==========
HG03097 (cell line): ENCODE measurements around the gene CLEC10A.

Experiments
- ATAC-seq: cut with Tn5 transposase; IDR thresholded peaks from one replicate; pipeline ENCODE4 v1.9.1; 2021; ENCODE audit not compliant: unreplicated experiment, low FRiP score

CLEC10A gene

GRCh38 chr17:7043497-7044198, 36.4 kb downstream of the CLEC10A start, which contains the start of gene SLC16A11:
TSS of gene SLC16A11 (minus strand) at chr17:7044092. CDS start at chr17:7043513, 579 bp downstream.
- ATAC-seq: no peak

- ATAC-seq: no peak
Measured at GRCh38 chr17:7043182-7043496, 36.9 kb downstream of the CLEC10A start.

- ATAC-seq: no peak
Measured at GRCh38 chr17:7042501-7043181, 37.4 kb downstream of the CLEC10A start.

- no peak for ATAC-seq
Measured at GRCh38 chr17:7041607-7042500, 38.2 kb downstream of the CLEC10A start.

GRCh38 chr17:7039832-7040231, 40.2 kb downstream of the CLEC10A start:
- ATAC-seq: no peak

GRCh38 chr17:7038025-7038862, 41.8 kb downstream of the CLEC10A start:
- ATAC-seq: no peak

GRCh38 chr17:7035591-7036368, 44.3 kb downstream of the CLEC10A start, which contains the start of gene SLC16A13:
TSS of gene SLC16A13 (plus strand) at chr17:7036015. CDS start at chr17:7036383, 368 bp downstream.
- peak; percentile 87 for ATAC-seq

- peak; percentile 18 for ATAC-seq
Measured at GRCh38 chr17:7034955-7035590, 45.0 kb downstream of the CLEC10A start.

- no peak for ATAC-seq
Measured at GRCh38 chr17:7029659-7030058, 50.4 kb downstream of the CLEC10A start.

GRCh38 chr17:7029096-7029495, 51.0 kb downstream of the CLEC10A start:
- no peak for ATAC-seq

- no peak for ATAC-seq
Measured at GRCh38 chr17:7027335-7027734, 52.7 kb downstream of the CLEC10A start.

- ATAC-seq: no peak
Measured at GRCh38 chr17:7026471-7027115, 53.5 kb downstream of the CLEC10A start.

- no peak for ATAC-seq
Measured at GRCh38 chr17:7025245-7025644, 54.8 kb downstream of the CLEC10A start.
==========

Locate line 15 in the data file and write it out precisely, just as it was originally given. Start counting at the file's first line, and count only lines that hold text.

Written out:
- ATAC-seq: no peak